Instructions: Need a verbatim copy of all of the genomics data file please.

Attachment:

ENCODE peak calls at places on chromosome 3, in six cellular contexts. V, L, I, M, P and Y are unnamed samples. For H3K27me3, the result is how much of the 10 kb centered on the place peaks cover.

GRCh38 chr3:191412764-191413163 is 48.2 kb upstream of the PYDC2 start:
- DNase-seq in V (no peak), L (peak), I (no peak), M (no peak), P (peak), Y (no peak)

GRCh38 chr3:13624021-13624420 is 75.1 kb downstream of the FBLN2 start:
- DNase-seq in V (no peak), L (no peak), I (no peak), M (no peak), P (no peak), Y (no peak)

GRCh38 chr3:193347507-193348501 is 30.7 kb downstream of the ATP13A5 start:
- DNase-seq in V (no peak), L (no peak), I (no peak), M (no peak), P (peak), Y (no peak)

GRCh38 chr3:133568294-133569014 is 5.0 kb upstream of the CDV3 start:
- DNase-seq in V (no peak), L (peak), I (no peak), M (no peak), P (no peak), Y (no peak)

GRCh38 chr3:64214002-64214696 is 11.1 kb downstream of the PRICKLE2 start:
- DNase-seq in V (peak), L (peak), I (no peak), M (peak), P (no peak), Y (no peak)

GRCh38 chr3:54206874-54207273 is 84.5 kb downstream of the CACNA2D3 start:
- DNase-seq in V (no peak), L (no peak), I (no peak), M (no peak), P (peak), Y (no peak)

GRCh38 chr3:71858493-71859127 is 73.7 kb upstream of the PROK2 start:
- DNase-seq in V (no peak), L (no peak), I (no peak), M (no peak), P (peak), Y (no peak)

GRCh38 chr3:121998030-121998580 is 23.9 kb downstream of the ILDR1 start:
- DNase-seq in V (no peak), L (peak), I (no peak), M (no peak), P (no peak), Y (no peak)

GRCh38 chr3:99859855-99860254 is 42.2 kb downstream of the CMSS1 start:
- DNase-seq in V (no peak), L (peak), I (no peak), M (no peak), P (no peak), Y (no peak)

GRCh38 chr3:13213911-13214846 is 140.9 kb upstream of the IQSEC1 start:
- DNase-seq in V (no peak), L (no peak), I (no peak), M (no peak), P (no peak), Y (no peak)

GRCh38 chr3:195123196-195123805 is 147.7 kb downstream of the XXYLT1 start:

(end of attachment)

ENCODE peak calls at places on chromosome 3, in six cellular contexts. V, L, I, M, P and Y are unnamed samples. For H3K27me3, the result is how much of the 10 kb centered on the place peaks cover.

GRCh38 chr3:191412764-191413163 is 48.2 kb upstream of the PYDC2 start:
- DNase-seq in V (no peak), L (peak), I (no peak), M (no peak), P (peak), Y (no peak)

GRCh38 chr3:13624021-13624420 is 75.1 kb downstream of the FBLN2 start:
- DNase-seq in V (no peak), L (no peak), I (no peak), M (no peak), P (no peak), Y (no peak)

GRCh38 chr3:193347507-193348501 is 30.7 kb downstream of the ATP13A5 start:
- DNase-seq in V (no peak), L (no peak), I (no peak), M (no peak), P (peak), Y (no peak)

GRCh38 chr3:133568294-133569014 is 5.0 kb upstream of the CDV3 start:
- DNase-seq in V (no peak), L (peak), I (no peak), M (no peak), P (no peak), Y (no peak)

GRCh38 chr3:64214002-64214696 is 11.1 kb downstream of the PRICKLE2 start:
- DNase-seq in V (peak), L (peak), I (no peak), M (peak), P (no peak), Y (no peak)

GRCh38 chr3:54206874-54207273 is 84.5 kb downstream of the CACNA2D3 start:
- DNase-seq in V (no peak), L (no peak), I (no peak), M (no peak), P (peak), Y (no peak)

GRCh38 chr3:71858493-71859127 is 73.7 kb upstream of the PROK2 start:
- DNase-seq in V (no peak), L (no peak), I (no peak), M (no peak), P (peak), Y (no peak)

GRCh38 chr3:121998030-121998580 is 23.9 kb downstream of the ILDR1 start:
- DNase-seq in V (no peak), L (peak), I (no peak), M (no peak), P (no peak), Y (no peak)

GRCh38 chr3:99859855-99860254 is 42.2 kb downstream of the CMSS1 start:
- DNase-seq in V (no peak), L (peak), I (no peak), M (no peak), P (no peak), Y (no peak)

GRCh38 chr3:13213911-13214846 is 140.9 kb upstream of the IQSEC1 start:
- DNase-seq in V (no peak), L (no peak), I (no peak), M (no peak), P (no peak), Y (no peak)

GRCh38 chr3:195123196-195123805 is 147.7 kb downstream of the XXYLT1 start: